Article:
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Abu Dhabi, UAEThursday 20 September 2018

Syria army pushes ISIL back from ancient Palmyra

Palmyra is home to one of the most famous world heritage sites in the Middle East, renowned for its Roman-era colonnades and 2,000-year-old ruins.
Smoke rises after what activists said was due to airstrikes by forces loyal to Syria's President Bashar al-Assad in Erbeen in the eastern Damascus suburb of Ghouta May 17, 2015. REUTERS/Yaseen Al-Bushy      TPX IMAGES OF THE DAY
Smoke rises after what activists said was due to airstrikes by forces loyal to Syria's President Bashar al-Assad in Erbeen in the eastern Damascus suburb of Ghouta May 17, 2015. REUTERS/Yaseen Al-Bushy TPX IMAGES OF THE DAY

DAMASCUS // Syrian troops pushed ISIL militants back from the ancient city of Palmyra yesterday.

Syrian opposition activists confirmed that militants withdrew from a government building they had seized in the northern part of the town on Saturday, as clashes between the two sides continued. Dozens of people were killed although fears for the world heritage site eased.

Palmyra is renowned for its Roman-era colonnades and 2,000-year-old ruins.

The militants had seized the northern part of the modern town, Tadmur, in a major assault on Saturday but were driven out by troops and militia.

“We have good news today,” Syrian antiquities chief Mamoun Abdulkarim said. “There was no damage to the ruins, but this does not mean we should not be afraid.”

Provincial governor Talal Barazi said that the army had recaptured northern districts of the town which the extremists had overrun.

“ISIL’s attack was foiled,” Mr Barazi said, adding that the army was “still combing the streets for bombs” but the “the situation in the city and its outskirts is good”.

The Britain-based Syrian Observatory for Human Rights said there were still sporadic skirmishes but the army had reasserted its control.

“There are still clashes – though not very fierce – in the northern suburbs of Al Amiriyah,” said Observatory director Rami Abdel Rahman.

He said the extremists were just a kilometre away from the Unesco-listed site and its adjacent museum which houses thousands of priceless artefacts.

“ISIL is still present outside the city, to the south and east,” Mr Abdel Rahman said.

The militants launched a lightning offensive across the desert last week from their stronghold in the Euphrates Valley to the east, triggering ferocious fighting with the army, which has a major base just outside the oasis town.

At least 23 regime loyalists and 29 extremists were killed as ISIL overran northern parts of the town on Saturday, the Observatory said.

Mr Barazi said the army had killed “more than 130 jihadists” but gave no figure for the army’s losses.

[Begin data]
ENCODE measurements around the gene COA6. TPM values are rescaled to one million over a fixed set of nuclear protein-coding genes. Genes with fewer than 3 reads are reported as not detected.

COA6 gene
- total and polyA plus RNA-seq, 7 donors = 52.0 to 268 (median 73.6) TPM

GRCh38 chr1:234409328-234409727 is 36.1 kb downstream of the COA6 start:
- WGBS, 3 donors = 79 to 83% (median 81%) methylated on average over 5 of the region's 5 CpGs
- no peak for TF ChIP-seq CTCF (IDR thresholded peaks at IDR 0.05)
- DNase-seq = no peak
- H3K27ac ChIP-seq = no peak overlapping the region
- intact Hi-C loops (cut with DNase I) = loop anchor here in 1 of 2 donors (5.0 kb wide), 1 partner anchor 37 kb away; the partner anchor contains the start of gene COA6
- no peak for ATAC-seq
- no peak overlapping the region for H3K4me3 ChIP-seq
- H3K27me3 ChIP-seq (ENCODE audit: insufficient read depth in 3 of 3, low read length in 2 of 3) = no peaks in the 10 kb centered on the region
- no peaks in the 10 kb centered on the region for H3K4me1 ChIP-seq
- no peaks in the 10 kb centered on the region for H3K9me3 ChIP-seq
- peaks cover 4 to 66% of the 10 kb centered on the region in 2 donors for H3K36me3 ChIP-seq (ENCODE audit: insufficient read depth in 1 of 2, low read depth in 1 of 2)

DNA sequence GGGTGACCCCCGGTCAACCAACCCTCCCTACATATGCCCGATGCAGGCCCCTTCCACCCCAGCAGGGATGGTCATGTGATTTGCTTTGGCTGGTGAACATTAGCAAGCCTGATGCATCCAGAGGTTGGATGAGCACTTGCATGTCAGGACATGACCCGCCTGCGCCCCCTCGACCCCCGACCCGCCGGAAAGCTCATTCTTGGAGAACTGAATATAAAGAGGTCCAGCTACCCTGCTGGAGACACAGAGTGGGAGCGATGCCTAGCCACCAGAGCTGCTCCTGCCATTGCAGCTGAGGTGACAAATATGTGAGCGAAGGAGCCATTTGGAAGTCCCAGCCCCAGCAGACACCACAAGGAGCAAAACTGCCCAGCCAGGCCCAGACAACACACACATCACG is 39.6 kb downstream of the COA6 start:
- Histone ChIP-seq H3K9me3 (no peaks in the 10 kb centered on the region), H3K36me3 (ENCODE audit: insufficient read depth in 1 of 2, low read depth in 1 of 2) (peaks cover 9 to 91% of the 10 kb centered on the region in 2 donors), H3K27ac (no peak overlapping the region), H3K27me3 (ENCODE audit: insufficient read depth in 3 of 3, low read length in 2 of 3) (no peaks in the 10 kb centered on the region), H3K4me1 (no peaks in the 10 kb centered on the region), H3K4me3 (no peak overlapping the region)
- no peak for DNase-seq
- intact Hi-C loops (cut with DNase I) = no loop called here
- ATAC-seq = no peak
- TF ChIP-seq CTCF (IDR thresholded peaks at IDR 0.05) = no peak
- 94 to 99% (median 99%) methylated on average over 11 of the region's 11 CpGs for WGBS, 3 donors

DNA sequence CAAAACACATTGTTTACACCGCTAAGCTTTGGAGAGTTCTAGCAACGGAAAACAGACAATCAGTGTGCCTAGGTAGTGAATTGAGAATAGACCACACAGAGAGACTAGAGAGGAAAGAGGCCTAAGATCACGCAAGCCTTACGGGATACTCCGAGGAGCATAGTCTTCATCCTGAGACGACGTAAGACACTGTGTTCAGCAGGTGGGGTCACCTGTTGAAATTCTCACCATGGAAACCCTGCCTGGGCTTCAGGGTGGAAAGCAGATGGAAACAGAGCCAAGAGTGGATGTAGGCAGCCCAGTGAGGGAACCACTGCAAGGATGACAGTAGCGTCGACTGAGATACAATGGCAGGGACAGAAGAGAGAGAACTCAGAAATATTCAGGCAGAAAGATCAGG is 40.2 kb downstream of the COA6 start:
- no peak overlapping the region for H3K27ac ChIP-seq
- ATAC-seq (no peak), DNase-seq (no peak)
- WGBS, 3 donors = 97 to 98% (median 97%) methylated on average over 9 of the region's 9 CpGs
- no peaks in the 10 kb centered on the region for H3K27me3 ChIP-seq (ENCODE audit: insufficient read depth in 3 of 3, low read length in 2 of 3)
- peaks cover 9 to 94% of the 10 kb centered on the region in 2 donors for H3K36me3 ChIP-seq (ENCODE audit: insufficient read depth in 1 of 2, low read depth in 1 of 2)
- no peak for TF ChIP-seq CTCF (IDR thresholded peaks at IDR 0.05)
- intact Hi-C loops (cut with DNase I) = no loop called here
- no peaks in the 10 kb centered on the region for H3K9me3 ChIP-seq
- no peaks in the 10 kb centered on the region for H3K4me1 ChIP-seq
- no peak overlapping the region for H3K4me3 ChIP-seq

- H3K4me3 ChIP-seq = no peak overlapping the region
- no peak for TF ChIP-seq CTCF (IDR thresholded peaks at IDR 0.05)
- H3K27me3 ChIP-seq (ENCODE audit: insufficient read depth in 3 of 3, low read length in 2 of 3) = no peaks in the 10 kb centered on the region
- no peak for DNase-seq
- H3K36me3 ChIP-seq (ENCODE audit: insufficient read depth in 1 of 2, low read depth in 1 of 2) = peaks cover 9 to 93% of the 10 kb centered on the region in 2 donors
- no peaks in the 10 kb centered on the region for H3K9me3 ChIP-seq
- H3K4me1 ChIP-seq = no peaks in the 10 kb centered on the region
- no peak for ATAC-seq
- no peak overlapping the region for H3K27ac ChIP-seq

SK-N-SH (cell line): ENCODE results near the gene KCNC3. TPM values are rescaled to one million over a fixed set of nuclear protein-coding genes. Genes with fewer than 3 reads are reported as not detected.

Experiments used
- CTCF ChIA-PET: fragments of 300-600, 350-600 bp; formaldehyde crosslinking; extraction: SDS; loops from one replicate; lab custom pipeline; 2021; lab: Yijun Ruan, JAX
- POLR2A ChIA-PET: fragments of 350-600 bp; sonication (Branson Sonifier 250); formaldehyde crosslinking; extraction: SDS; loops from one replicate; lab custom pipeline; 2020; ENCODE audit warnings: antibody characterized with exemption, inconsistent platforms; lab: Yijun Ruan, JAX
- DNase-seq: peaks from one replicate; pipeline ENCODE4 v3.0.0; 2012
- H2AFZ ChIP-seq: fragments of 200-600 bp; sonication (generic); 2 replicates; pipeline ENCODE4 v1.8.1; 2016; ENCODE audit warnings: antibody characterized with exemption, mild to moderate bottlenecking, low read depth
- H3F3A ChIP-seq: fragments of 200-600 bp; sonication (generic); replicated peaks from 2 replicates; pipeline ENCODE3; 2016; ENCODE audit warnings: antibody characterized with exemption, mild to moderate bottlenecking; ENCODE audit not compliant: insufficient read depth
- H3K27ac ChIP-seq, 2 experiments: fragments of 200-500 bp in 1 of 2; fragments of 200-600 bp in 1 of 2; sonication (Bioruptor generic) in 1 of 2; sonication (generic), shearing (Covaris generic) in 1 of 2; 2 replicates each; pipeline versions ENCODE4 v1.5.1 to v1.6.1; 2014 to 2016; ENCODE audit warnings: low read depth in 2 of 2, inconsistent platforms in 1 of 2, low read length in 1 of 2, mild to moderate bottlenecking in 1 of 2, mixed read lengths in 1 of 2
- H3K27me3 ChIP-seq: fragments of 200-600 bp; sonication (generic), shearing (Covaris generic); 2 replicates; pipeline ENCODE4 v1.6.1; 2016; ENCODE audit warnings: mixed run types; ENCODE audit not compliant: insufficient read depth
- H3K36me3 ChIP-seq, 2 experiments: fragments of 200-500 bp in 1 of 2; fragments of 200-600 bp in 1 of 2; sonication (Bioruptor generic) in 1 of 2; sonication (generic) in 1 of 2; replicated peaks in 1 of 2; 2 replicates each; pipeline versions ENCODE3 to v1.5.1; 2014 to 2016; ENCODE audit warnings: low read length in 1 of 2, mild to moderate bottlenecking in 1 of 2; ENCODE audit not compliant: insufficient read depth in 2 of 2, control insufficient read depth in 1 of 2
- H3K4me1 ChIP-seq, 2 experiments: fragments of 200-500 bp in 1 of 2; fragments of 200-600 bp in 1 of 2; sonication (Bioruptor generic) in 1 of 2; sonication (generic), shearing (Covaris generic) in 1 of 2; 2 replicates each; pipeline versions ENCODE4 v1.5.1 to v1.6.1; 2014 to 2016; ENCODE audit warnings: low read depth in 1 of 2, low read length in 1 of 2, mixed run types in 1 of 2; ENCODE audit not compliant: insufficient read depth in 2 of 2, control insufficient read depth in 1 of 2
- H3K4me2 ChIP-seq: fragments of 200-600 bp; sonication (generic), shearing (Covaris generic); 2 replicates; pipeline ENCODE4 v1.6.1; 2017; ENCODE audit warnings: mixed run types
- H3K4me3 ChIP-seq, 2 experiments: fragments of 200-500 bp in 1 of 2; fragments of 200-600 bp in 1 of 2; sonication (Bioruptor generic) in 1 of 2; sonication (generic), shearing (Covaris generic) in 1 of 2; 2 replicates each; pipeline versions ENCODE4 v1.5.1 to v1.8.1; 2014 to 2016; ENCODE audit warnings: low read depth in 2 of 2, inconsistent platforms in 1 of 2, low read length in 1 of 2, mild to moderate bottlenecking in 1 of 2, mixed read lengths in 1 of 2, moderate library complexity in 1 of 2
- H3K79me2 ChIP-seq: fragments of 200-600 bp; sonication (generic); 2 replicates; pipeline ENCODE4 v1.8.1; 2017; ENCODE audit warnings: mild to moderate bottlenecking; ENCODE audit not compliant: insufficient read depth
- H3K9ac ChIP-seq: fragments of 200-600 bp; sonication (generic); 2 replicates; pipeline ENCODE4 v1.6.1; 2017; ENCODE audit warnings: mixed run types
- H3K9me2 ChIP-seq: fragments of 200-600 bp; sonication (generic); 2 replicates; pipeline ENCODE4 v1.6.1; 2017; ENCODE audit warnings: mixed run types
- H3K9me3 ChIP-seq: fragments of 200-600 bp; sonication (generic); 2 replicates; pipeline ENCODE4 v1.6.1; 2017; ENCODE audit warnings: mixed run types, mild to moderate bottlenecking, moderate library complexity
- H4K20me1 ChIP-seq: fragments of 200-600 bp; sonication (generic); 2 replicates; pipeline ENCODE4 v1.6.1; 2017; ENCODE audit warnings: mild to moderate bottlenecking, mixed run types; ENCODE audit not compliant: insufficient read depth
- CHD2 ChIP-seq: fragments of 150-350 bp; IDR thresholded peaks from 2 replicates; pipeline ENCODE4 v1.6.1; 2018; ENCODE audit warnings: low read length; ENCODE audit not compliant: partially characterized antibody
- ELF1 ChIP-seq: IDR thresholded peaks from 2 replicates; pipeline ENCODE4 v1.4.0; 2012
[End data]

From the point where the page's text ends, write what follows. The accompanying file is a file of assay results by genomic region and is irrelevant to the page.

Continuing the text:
The governor said Tadmur’s peacetime population of 70,000 had been swamped by an influx of civilians fleeing the ISIL advance.

“We are taking all necessary precautions, and we are working on securing humanitarian aid quickly in fear of masses fleeing from the city,” Mr Barazi said.

Mr Abdulkarim said he remained concerned for Palmyra in light of the destruction wreaked by ISIL on pre-Islamic sites like Nimrud and Hatra in neighbouring Iraq.

The antiquities chief said he had been “living in a state of terror” that ISIL would destroy the 1st and 2nd century temples and colonnaded streets that are among Palmyra’s architectural treasures.

The ISIL group tightened its control of the countryside outside Tadmur, seizing two checkpoints in the Haql Al Hail oil field, the Observatory said.

Troops and militia were fighting back in a bid to prevent ISIL from capturing the field which could offer it a significant additional source of black market revenue.

A US raid late on Friday on one of Syria’s largest oil fields left 32 ISIL members dead, including four leading officials, Mr Abdel Rahman said.

“The US operation killed 32 members of ISIL, among them four officials, including ISIL oil chief Abu Sayyaf, the deputy ISIL defence minister, and an ISIL communications official,” he said.

US officials have said “about a dozen” people were killed in the operation, which was conducted by Iraq-based US commandos in a bid to capture Abu Sayyaf.

Mr Abdel Rahman said three of the four leading officials killed in the raid were from north Africa, but that the ISIL communications official was Syrian.

President Barack Obama personally approved the special forces operation, which was a rare use of “boots on the ground” in the US-led campaign against the extremists that has been waged almost entirely from the air.

* Agence France-Presse and Associated Press

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